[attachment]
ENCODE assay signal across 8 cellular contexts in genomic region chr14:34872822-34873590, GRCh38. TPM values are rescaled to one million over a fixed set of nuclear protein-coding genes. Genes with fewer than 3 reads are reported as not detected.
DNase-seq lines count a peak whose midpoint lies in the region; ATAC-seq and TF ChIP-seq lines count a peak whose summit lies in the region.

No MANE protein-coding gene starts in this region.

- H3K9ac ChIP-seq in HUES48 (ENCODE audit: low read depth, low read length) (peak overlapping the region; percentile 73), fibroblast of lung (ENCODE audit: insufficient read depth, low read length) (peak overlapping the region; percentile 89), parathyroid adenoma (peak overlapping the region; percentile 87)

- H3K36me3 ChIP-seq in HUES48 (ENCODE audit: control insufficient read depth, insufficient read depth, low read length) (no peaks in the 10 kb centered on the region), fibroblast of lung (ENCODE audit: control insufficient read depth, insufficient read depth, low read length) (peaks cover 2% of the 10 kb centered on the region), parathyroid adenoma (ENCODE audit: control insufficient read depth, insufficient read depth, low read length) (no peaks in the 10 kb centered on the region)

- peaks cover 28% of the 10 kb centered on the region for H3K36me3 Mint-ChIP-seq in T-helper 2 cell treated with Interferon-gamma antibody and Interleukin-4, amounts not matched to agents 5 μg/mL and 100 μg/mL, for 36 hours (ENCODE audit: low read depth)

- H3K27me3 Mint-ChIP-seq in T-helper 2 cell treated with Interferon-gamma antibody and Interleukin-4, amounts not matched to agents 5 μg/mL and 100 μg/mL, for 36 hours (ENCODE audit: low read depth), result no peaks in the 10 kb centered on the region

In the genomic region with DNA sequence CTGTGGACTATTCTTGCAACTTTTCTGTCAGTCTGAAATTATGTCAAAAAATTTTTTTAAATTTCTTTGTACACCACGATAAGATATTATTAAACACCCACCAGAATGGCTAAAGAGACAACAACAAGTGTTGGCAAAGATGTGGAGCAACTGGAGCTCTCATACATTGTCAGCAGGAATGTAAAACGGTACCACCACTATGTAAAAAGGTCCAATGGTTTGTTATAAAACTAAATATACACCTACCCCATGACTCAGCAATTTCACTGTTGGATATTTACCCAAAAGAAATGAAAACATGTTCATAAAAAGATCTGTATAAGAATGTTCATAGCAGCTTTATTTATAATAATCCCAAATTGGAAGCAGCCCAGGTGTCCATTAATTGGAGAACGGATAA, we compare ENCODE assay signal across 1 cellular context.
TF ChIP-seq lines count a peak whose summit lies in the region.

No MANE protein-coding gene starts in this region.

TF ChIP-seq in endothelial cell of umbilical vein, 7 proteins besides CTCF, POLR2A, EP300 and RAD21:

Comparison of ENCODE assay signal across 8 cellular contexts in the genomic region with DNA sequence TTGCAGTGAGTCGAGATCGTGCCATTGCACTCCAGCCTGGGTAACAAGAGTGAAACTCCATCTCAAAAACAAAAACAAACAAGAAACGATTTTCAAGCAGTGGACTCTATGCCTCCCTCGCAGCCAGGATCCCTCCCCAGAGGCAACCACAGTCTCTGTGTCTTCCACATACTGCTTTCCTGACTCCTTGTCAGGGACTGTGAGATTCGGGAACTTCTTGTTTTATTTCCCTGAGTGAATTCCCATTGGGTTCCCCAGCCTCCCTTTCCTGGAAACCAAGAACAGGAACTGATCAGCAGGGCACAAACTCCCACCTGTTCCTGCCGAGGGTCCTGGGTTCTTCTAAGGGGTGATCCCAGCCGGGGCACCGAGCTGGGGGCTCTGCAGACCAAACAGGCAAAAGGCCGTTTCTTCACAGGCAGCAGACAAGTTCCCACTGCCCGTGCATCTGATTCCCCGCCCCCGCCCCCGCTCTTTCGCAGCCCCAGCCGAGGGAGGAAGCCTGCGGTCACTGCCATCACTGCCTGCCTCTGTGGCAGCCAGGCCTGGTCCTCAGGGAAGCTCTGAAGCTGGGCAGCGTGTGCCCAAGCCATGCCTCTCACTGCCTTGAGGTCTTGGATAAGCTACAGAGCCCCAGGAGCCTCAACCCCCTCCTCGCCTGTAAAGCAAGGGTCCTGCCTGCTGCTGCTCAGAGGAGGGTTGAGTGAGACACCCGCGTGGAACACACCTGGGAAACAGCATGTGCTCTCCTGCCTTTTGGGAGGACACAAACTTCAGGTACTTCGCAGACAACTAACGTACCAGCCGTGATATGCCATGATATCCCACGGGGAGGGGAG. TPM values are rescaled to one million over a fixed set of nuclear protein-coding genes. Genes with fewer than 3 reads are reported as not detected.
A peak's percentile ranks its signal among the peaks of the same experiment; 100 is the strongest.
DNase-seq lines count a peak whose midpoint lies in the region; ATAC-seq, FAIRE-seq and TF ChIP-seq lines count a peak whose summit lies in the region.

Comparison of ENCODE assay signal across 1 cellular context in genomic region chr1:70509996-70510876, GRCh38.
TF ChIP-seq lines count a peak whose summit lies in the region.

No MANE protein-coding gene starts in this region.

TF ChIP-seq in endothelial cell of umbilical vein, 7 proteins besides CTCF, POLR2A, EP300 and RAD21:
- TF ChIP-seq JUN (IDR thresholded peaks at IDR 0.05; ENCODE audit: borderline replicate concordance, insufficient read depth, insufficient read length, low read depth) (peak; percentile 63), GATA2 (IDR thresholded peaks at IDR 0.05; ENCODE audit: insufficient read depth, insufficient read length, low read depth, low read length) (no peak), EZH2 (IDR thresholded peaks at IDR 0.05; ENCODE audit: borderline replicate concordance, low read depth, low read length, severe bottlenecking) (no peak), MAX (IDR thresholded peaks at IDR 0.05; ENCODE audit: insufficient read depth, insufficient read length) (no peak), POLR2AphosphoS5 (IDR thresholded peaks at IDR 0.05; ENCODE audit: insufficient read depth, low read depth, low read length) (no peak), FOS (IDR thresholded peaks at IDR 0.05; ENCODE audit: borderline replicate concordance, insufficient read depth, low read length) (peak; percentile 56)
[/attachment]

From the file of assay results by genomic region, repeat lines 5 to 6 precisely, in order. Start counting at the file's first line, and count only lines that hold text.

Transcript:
- H3K36me3 ChIP-seq in HUES48 (ENCODE audit: control insufficient read depth, insufficient read depth, low read length) (no peaks in the 10 kb centered on the region), fibroblast of lung (ENCODE audit: control insufficient read depth, insufficient read depth, low read length) (peaks cover 2% of the 10 kb centered on the region), parathyroid adenoma (ENCODE audit: control insufficient read depth, insufficient read depth, low read length) (no peaks in the 10 kb centered on the region)

- peaks cover 28% of the 10 kb centered on the region for H3K36me3 Mint-ChIP-seq in T-helper 2 cell treated with Interferon-gamma antibody and Interleukin-4, amounts not matched to agents 5 μg/mL and 100 μg/mL, for 36 hours (ENCODE audit: low read depth)